At that moment, some of the conference organizers were trying to pull Peter away from the throng of fans. I had held back and simply said: “Hi Peter, I’m Jim Taggart.” Peter stopped in his tracks, came over to shake my hand, and turned to the organizers saying, “This fellow saved your necks.” We then talked briefly, with one of the points I raised was how much I liked his concept of nested teams (an earlier idea he had raised years previously on the inter-relationship among teams, and not just within teams as is conventionally espoused). The humorous part of this is that he’d forgotten introducing that concept.

Peter Senge’s work on the concept and practice of the Learning Organization is not just as relevant as when he introduced it in The Fifth Discipline almost 30 years ago; it’s even more relevant in today’s economic and organizational turbulence.


Lieutenant-General Roméo Dallaire–The Canadian Conscience of Global Leadership

It’s every commander’s nightmare: to be in the middle of combat or thrust into the middle of keeping the peace among warring factions, only to discover that top decision-makers don’t have your back.

Lt.-Gen. Roméo Dallaire was commanding UN peace keeping troops in Rwanda, frantically trying to get the attention of his commanders and United Nations bureaucrats in New York City. A genocidal massacre was imminent, and the general had nowhere near the troop strength to prevent it.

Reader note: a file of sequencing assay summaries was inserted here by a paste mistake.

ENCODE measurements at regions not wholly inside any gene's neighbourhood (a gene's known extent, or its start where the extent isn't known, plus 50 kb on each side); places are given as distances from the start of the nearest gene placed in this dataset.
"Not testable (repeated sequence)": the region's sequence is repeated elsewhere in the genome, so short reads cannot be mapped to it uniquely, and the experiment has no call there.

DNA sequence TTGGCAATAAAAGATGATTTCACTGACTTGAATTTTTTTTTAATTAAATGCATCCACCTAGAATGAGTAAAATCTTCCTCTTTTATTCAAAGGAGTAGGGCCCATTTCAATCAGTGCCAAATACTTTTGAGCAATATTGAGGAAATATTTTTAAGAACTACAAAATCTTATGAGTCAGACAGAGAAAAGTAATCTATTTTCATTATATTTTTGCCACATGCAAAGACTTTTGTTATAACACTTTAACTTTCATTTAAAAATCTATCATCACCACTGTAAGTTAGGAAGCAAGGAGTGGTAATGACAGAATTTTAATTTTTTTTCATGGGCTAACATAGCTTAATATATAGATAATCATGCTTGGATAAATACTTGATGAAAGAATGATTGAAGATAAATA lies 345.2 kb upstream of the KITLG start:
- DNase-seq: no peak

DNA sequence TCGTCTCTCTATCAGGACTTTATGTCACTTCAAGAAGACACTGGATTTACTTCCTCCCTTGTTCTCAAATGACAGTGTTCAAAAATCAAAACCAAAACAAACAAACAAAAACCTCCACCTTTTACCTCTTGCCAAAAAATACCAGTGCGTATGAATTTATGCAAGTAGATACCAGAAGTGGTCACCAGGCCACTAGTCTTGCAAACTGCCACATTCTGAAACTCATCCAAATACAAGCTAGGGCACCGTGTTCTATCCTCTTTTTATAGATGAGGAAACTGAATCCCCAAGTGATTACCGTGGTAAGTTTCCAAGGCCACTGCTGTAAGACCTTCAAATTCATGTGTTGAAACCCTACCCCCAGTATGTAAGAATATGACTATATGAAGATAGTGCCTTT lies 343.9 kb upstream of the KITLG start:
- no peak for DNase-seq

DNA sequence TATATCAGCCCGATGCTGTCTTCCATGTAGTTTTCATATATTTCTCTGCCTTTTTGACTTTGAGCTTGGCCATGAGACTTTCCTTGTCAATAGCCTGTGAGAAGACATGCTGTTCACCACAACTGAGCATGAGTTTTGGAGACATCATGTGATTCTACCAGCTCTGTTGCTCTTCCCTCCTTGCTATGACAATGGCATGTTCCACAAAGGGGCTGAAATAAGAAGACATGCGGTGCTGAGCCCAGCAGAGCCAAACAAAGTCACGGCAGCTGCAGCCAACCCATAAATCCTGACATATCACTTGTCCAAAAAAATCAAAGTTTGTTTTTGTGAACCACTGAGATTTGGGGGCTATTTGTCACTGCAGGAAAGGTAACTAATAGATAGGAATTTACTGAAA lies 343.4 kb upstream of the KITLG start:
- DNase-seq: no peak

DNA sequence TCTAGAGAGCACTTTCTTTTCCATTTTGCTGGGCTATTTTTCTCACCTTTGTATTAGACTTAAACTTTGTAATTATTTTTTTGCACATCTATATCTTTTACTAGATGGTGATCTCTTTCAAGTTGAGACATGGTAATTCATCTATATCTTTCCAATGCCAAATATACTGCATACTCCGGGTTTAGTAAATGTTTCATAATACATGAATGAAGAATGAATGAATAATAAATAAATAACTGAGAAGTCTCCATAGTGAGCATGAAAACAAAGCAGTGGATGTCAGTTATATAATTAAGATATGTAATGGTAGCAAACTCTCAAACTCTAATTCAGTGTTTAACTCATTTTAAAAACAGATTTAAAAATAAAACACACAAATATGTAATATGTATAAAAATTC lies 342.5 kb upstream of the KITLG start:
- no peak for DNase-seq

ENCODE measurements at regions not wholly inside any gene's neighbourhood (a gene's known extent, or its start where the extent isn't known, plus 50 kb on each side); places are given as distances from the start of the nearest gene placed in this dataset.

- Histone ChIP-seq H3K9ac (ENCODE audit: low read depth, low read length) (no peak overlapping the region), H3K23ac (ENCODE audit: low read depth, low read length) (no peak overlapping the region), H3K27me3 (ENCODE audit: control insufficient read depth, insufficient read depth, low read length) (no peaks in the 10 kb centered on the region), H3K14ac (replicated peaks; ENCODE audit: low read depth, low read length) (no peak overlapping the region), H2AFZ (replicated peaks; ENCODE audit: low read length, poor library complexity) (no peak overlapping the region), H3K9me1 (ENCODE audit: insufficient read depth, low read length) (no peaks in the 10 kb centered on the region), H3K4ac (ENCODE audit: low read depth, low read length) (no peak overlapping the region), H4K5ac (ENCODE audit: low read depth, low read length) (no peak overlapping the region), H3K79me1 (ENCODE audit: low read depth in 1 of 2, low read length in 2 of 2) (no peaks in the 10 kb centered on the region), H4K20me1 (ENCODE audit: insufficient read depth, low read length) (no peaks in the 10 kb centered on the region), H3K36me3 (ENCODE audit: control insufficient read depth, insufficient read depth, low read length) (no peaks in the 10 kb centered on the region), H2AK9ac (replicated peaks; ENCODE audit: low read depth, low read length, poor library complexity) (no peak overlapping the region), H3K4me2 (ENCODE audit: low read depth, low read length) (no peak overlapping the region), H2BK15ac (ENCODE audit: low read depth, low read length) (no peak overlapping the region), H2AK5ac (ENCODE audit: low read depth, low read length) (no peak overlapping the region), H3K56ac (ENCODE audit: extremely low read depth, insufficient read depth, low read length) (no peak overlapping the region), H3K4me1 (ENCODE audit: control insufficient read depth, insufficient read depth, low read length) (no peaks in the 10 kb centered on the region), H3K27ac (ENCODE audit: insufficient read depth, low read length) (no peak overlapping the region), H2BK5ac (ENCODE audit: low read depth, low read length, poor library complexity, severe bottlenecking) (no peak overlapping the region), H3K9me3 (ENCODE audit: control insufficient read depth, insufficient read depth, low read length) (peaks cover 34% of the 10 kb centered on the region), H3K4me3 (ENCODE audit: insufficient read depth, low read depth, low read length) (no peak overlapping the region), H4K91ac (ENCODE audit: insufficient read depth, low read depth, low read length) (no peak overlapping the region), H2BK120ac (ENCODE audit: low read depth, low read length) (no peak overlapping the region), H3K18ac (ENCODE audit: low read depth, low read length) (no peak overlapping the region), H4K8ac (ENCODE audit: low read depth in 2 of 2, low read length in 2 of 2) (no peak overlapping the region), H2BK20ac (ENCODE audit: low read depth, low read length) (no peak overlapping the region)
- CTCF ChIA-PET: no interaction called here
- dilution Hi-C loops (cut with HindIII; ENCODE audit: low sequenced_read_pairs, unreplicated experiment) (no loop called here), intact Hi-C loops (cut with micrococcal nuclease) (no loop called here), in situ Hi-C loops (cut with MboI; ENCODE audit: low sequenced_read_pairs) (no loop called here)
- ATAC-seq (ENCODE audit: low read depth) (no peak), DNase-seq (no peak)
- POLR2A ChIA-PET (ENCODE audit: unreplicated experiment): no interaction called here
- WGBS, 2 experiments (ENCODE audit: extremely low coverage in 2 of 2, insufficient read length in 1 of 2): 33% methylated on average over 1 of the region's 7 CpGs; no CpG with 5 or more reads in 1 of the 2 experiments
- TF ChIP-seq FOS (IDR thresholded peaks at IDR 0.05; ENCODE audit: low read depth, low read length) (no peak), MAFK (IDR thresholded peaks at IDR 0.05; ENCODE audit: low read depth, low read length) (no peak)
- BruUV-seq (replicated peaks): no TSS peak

What has proved to be the world’s shame, the 1994 genocide of Tutsis by Hutus is a portrayal of abject leadership from the United Nations, the United States, and Western governments in general. Lt.-Gen. Dallaire was asked at the end of 1993 to lead a peace-keeping mission to the tiny, yet populous, African country, with the aim of negotiating an end to the civil war between the government and the rebel Rwandan Patriotic Front (RPF). The request for the peace-keepers was initiated by the president of Uganda to prevent the flow of weapons into Rwanda and the RPF’s hands.

Lt.-Gen. Dallaire assumed command of two missions, one being the UN Observer Mission in Uganda and Rwanda and the UN Assistance Mission for Rwanda. It was indeed a very small mission, in which the general was supported by only one Canadian officer, Major Brent Beardsley and 81 unarmed military observers. When the General asked for 5,000 UN troops he was given only 2,600, later decreased to 500.

As the violence escalated in the midst of Lt.-Gen. Dallaire’s pleas to UN headquarters, it took only 100 days between April and May 1994, for some 800,000 men, women and children to be brutally murdered. Being hacked to death by machete was a favoured method, with the victims being Tutsis and moderate Hutus.